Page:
Carpenter Ranches hosts worldwide company party

Carpenter Ranches hosts welcome staff from international offices of Yakima Chief-Hopunion.

Photo by Ted Escobar
Carpenter Ranches hosts welcome staff from international offices of Yakima Chief-Hopunion.



photo

Guerra Gourmet from Sunnyside and Miss Dee’s Barbecue and P Pizza, both of Yakima set up a feast for guests from all over the world and the Yakima Valley.

Three Yakima Valley hop farming families decided to break out of traditional methods of delivering hops to the beer brewing market in 1988. Saturday they toasted their company at Carpenter Ranches in Granger with one very big party.

Yakima Chief Hopunion (YCH Hops) has become the No. 1 supplier of hops in the Pacific Northwest. It invited its worldwide staff to the 30-year celebration, and just about everyone showed. They came from all over the Valley. They came from Belgium, Brazil and Hong Kong, where the company has offices. Representatives of the Valley hop industry came.

“All 11 families that own Yakima Chief Hopunion are here,” said Steve Carpenter, now the go-to guy in the family that started the Yakima Valley hop industry.

Although they had to find ways to beat the searing Yakima Valley heat, the guests seemed to be at the happiest party they’d ever attended. They were treated to food by Guerra Gourmet, Hoptown Pizza and Miss Dee’s Barbecue and water, beer and sodas. There was a rock-country band and a mariachi.

The celebration started with a morning session in Yakima. Steve Carpenter made a presentation to all the guests about YCH Hops, past, present and future. He did the presentation for “transparency,” with the employees, which did not mean much to the industry three decades ago.

“Many of our employees thanked me afterward for sharing the company’s

history,” Steve Carpenter said.

Also presenting at the morning session were YCH Hops Chief Operating Officer Mike Goettl, Ralph Sampson, former chairman of the Yakama Tribal Council, and Kate Ruffing, Chief Marketing Officer who presented the company’s new brand name: Yakima Chief Hops.

Carpenter said the company paid for a brand name audit. It came back with the notion that YCH Hops would leave a lot of revenue on the table by not using the Yakima Chief Hops brand.

Some guests at the afternoon party were confused. They thought it was a celebration of Tom Carpenter Jr.’s life. No one who knows Tom, now 81, walked away without giving him a handshake or a hug or both.

Taking the reins from his father decades ago, Tom grew the family farm into a multi-million dollar entity.

“I have a big family,” he said back then. “That’s a big responsibility. I’m building it for the future.”

When it came time, Tom led the family farm and the farms of his associates into the 21st century.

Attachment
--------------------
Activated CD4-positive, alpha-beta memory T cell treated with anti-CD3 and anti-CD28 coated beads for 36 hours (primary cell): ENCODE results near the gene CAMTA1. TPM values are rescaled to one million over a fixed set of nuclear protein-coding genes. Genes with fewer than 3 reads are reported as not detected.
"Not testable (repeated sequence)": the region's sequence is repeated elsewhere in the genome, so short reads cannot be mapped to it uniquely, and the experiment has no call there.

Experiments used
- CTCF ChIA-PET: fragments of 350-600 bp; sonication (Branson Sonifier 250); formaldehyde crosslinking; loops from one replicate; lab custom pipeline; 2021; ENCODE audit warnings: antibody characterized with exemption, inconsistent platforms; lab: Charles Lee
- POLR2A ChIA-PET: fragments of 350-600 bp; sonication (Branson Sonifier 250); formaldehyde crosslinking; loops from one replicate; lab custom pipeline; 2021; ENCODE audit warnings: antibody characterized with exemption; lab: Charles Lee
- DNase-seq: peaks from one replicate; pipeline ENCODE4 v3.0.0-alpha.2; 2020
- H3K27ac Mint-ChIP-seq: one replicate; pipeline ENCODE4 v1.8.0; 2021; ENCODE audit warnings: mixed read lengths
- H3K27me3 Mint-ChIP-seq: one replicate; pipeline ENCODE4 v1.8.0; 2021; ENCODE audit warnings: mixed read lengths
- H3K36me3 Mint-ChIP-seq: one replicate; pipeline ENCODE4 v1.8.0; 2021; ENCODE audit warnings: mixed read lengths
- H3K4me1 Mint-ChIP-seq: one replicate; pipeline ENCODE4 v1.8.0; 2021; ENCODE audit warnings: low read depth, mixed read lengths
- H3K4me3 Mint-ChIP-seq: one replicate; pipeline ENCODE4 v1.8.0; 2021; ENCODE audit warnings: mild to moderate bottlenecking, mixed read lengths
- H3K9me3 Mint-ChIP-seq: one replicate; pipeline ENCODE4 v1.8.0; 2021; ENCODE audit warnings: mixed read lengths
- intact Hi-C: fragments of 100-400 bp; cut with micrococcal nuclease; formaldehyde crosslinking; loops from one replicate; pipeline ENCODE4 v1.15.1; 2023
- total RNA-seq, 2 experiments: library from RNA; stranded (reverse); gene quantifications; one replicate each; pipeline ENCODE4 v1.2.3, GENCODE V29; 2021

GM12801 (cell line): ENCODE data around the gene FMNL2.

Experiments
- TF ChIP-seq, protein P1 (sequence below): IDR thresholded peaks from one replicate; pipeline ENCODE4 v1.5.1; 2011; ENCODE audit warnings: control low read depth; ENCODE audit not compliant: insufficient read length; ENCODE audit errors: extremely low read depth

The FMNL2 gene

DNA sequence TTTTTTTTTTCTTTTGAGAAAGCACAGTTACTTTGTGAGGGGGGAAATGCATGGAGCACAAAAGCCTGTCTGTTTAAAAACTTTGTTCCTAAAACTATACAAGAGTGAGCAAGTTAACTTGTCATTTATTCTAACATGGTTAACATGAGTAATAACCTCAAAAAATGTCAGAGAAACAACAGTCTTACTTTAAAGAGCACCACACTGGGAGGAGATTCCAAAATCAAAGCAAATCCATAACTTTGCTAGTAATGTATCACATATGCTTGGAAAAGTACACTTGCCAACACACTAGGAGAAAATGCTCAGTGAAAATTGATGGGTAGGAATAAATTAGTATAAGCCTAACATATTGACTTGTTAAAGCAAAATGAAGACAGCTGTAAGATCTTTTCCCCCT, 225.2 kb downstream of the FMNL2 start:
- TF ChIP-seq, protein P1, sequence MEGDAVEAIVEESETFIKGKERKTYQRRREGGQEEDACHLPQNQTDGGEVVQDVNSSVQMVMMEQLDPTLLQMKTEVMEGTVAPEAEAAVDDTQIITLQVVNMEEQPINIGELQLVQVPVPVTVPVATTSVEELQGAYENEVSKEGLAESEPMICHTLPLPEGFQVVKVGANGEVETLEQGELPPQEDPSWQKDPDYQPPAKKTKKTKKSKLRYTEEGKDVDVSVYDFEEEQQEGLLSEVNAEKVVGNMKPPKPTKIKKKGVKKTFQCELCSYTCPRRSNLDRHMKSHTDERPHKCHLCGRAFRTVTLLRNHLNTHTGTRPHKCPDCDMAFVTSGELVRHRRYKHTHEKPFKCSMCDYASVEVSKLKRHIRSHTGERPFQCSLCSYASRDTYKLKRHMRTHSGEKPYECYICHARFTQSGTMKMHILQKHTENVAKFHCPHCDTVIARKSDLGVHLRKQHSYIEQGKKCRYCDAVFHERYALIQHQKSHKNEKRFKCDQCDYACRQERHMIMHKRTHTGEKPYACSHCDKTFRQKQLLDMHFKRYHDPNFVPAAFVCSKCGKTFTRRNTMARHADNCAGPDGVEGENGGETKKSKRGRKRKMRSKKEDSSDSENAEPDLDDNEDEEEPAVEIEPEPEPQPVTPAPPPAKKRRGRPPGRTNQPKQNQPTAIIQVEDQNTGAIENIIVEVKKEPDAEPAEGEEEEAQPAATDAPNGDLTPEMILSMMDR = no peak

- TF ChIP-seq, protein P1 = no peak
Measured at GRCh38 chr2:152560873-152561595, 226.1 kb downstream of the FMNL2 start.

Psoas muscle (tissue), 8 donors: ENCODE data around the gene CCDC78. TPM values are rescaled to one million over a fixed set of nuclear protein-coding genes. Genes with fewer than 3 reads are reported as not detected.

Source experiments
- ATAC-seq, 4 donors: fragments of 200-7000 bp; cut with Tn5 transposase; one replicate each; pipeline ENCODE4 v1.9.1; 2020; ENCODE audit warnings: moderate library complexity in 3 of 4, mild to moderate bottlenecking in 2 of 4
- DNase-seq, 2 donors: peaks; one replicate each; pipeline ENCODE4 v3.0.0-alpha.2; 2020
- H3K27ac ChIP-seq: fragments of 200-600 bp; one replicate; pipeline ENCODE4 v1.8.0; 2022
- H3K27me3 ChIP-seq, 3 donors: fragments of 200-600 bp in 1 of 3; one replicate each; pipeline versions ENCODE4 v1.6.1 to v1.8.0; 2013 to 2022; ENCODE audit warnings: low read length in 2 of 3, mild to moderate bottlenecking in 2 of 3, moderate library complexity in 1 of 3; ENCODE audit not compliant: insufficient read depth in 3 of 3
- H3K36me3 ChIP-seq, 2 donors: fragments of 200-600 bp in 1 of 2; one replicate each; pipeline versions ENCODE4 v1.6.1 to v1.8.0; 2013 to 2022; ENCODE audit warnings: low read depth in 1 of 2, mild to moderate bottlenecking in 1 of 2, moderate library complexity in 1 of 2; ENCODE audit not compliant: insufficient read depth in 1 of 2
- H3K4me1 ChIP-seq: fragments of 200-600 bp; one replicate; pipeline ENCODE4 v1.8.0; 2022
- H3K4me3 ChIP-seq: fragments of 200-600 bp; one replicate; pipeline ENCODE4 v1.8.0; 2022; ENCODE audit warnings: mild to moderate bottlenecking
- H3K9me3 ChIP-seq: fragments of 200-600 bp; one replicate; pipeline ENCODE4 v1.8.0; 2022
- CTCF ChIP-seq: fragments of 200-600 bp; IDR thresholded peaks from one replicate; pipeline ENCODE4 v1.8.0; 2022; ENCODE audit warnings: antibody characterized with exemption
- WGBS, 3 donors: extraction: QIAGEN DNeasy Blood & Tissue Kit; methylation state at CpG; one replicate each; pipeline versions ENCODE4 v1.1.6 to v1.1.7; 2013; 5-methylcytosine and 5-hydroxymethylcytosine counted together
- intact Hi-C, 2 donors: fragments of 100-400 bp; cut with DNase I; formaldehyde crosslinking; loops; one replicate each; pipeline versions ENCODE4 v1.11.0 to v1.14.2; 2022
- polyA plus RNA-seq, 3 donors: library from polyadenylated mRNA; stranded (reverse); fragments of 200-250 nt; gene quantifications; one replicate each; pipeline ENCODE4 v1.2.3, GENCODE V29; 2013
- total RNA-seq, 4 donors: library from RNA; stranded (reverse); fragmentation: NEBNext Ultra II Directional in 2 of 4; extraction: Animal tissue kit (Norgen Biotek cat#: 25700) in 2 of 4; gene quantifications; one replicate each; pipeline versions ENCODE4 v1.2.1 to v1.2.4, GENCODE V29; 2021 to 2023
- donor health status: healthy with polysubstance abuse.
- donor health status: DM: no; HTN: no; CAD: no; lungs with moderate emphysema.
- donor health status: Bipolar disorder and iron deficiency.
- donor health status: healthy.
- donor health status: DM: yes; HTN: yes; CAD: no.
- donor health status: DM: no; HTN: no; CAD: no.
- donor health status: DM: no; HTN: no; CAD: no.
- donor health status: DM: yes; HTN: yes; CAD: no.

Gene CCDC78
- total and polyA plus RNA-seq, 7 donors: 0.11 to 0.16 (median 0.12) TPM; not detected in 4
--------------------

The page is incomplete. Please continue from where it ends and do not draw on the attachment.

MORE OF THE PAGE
But Tom will be the first to tell you that “it took the work of all these people to get here.” Saturday, he said: “Big has nothing to do with it. It never did. We were just trying to do the right thing. And we have to be humble about it. Now we have to work on sustainability so we can be viable in the future.”

When Carpenter, Steve and Barney Perrault, Mike Smith, Chuck Zimmerman Perrault and Tom and Steve Carpenter met at the Granger Library in the 1980s to start the discussion that led to YCH Hops, hardly anybody in the industry was happy. Several Yakima Valley farmers were about to go under. Even a federal marketing didn’t help.

It was right for Tom Carpenter to take the lead when he did. A kind man with an aggressive nature, he was, and is no-nonsense in business meetings. Other growers knew they were going into a new kind of battle and decided to follow his steady hand.

The answer the Carpenters, the Perraults and Smiths came up with was farm families working together. They would do their marketing cooperatively and no longer go through brokers.

Yakima Chief, the first entity created from that meeting in Granger, was a half-dozen families banding. You could see Saturday that Yakima Chief Hopunion is still about family. Every farm is still a family farm. Only the marketing is a combined effort.

Yakima Chief was, and YCH Hops is about innovation in thought and process. Younger members of the families have taken, and are taking their places with their high-tech mentalities and scientific sensibilities.

YCH Hops offers six products, adding as needed. The latest is Cryo Hops. The other products are fresh hops, whole leaf hops, hop pellets, American Noble Hops and CO2 hops extract.

Through its production plants in Sunnyside, which were launched in 1988, YCH Hops had its first growth spurt with hop pellets. It had another, bigger spurt with CO2 hops extract. Steve Carpenter, the company’s chief supply chain officer, expects a new growth trend with Cryo Hops.



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